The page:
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A Humble Man Who `Loved His Country'

March 6, 2005
By MARYELLEN FILLO, Courant Staff Writer

Lemuel Rodney Custis, a member of the famed Tuskegee Airmen and Hartford's first black police officer, was remembered at his funeral Saturday as a combat hero and a humble man who advanced the integration of the U.S. armed forces.

Custis, 89, believed to have been the last member of the first class of black aviators to train at Tuskegee Institute, was buried with military honors at Cedar Hill Cemetery in Hartford. It was a day short of what would have been the 63rd anniversary of his history-making graduation as a fighter pilot. Custis died Feb. 24.

"He paved the way for us, " said Victor Terrelong, a Long Island resident who followed Custis at Tuskegee. "Even though it was still hard, the first class made it easier for all of us who came along later and wanted to fly."

"They wanted the experiment with Lem and the others to fail," added Clayton F. Lawrence, referring to the racially charged trial program that ended up producing the acclaimed air squadrons. "But Lem and the others proved to those who said we couldn't do the job that we could," said Lawrence, a retired Air Force lieutenant colonel, Tuskegee alumnus and president of the Tuskegee Airmen Inc. Claude B. Govan Tri-State Chapter.

Custis was hired in 1939 as a Hartford police officer. He left to enlist in World War II and graduated with four others in the first flight class from Tuskegee in 1942. He flew 92 combat missions with the 99th Fighter Squadron and received the Distinguished Flying Cross for heroism. He later returned to Tuskegee as an advanced flight instructor, eventually leaving the military as a captain.

"We stood on the shoulders of that class," said Roscoe C. Brown Jr., a Tuskegee airman and an administrator at City University of New York. "If he and the four others from that class had not been successful 63 years ago, the rest of us would never have been airmen."

Lee A. Archer Jr., a retired lieutenant colonel and a Tuskegee airman, said Custis served as a role model for many young black men who were in the service during World War II.

"He was a gentleman - well, as much of a gentleman as you could be as an upperclassman at Tuskegee," Archer said with a laugh. "But for the first time in my life, there was someone I could emulate," Archer said. "My goal was to be like him."

And while speakers at the funeral focused on Custis' military accomplishments, his friends said it was not a subject Custis talked about.

"It wasn't until the last few years that he really talked about his military service," said Bill Beeson, who with his wife, Sheila, lived next door to Custis for 38 years. "And then he wanted to talk more about England and Europe in the war," said Beeson, a native of England. "He mostly liked to talk about how his garden was doing or we'd talk about our lawns."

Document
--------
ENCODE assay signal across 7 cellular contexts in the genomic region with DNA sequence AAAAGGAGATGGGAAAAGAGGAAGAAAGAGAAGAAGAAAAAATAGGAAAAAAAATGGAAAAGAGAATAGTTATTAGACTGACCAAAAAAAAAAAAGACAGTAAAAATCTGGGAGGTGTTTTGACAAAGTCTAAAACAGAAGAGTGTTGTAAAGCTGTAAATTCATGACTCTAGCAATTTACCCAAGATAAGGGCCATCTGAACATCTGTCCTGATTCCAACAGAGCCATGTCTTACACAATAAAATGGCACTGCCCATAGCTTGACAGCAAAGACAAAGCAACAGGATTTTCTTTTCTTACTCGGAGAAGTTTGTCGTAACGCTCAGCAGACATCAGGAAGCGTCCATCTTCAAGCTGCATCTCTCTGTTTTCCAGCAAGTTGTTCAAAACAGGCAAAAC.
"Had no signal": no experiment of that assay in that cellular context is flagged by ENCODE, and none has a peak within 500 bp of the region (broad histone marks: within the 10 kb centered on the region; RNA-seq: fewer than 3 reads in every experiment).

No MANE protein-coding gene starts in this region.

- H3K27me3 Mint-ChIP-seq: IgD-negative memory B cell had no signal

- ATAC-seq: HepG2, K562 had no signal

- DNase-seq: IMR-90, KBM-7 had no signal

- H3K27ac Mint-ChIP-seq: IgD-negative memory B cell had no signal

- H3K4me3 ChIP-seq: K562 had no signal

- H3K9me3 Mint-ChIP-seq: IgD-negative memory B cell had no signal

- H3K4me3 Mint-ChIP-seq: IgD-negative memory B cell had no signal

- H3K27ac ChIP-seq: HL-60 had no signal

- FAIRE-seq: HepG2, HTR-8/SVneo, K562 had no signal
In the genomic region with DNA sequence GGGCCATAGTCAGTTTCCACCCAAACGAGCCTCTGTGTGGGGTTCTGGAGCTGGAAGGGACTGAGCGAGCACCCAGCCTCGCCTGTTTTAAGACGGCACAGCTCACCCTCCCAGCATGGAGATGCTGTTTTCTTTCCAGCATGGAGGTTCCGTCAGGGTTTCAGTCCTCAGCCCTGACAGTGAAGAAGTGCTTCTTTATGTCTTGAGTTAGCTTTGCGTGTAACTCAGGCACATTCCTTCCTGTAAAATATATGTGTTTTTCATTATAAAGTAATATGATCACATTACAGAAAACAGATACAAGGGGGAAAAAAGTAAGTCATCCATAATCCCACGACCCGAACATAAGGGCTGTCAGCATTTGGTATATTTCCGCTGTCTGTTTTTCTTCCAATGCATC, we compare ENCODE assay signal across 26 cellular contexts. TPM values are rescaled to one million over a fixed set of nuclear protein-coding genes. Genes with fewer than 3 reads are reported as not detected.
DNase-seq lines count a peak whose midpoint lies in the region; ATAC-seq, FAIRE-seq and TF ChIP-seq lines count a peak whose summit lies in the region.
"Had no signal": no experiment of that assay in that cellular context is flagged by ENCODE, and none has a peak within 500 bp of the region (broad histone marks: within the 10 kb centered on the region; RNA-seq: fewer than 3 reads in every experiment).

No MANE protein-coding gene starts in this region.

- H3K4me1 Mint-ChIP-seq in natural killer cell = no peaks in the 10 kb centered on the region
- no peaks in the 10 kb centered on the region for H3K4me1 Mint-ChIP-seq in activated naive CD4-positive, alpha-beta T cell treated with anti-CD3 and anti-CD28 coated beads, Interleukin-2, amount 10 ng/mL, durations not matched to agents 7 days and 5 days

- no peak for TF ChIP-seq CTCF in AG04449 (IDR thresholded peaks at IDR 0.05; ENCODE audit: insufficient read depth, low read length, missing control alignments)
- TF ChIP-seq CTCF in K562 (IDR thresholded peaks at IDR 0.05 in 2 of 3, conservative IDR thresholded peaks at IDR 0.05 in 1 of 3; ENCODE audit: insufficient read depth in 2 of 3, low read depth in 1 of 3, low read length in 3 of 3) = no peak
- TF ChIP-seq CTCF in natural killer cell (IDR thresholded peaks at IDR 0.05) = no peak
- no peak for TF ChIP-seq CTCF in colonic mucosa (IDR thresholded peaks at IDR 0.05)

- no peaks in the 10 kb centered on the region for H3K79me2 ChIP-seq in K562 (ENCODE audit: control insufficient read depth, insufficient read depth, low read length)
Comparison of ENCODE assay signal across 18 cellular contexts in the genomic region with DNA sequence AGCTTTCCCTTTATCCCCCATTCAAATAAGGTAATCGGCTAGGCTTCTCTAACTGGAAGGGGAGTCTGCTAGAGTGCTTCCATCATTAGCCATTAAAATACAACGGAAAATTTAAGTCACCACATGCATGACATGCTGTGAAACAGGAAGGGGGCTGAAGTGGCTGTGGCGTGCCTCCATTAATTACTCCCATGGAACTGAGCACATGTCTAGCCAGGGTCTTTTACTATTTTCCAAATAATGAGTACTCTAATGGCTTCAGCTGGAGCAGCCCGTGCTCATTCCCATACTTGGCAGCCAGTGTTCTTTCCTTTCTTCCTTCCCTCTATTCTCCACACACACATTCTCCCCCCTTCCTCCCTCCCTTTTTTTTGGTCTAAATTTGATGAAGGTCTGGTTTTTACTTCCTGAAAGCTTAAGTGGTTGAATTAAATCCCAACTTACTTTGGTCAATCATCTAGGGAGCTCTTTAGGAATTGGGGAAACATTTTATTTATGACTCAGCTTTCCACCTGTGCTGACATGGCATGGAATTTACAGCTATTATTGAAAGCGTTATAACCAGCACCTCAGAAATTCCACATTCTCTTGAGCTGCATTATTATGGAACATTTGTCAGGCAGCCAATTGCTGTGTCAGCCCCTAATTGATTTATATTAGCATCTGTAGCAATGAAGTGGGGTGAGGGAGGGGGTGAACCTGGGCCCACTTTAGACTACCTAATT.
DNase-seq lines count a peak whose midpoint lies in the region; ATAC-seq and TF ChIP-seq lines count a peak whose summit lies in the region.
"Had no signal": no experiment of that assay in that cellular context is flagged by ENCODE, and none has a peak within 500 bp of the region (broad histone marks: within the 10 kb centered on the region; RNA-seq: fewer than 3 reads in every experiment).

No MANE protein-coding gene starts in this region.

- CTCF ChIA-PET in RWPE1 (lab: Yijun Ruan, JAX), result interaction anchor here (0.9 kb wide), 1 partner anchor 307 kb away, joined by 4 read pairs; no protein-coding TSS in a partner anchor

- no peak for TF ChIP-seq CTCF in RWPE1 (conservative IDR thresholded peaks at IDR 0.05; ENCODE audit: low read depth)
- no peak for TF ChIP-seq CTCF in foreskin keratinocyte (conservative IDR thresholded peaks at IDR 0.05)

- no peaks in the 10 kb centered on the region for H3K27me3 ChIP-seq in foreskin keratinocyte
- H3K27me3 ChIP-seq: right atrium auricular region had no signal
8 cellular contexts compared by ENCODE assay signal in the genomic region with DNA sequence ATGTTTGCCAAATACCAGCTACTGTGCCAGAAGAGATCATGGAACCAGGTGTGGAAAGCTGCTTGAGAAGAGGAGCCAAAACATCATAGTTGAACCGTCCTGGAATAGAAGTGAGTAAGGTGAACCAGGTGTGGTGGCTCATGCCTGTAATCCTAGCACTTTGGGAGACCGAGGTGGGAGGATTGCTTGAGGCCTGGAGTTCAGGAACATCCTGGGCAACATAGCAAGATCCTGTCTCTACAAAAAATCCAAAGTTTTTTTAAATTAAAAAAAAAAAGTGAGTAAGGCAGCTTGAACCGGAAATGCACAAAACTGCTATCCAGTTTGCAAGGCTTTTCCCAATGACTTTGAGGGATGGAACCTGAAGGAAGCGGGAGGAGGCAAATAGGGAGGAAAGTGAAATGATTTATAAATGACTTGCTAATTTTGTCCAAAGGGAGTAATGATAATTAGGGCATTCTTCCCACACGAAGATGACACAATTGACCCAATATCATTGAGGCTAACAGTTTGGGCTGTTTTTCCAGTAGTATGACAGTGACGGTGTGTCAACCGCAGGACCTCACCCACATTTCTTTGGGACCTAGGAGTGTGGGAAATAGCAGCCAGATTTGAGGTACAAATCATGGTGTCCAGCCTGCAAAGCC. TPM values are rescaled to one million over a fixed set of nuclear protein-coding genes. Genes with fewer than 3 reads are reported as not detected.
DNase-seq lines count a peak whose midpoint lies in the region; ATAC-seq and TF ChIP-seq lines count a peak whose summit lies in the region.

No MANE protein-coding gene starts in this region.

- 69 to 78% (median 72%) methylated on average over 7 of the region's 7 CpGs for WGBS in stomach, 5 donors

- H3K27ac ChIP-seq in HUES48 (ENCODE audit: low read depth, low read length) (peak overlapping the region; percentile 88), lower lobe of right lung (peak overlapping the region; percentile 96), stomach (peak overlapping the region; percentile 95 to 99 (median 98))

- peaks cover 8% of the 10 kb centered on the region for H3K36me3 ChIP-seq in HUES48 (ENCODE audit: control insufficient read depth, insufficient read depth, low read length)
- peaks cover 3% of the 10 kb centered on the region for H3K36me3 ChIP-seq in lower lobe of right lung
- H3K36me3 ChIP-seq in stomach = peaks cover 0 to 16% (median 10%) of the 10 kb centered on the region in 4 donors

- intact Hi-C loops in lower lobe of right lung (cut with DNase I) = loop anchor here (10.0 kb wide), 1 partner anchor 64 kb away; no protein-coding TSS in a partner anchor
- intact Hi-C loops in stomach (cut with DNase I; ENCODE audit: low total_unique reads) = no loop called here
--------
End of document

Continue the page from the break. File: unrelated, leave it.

"He was just a good person, an outstanding person who was not vindictive or mean, and never talked bad about anyone," Sheila Beeson said. "He was the greatest."

Among those attending the funeral at the Farley-Sullivan Funeral Home in Wethersfield were representatives of the Hartford Police Department, the Connecticut State Police, several veterans' groups and state Treasurer Denise Nappier. The service included two things that Custis had specifically requested: a closed casket and the singing of "The Battle Hymn of the Republic."

Close friends said Custis sorely missed his wife, Ione, who died in 1991. They had no children and friends said they believed Custis had no other relatives.

"We were his family," said Maria Perez, who with her brother, Hector Ayala, lived next door to Custis for about nine years. The two were chosen to receive the flag that draped Custis' coffin, an honor they said was priceless.

"We used to take him to his doctor's appointments, help him with chores, things like that," Perez said. "He did so much for us, more than we did for him, so getting the flag is such an honor. We will put it in a very special place in our home."

Agreeing that Custis shunned the limelight, friends said he would, however, have approved of the goodbye.

"He's surely smiling if he is watching this now," whispered one mourner as he and about 100 others at the gravesite listened to the sounding of taps and looked up to see four A-10 Warthogs fly across a sunlit sky. As the quartet of jets headed to the west, one flew out of formation following the military tradition signifying a missing man.

"He loved his country, even when it didn't treat him the way it should have," said Mark Evans, whose father had worked with Custis. "He showed anyone who thought otherwise that it is the mettle of the man, not the color of his skin, that counts."

Reprinted with permission of the Hartford Courant. To view other stories on this topic, search the Hartford Courant Archives at http://www.courant.com/archives.
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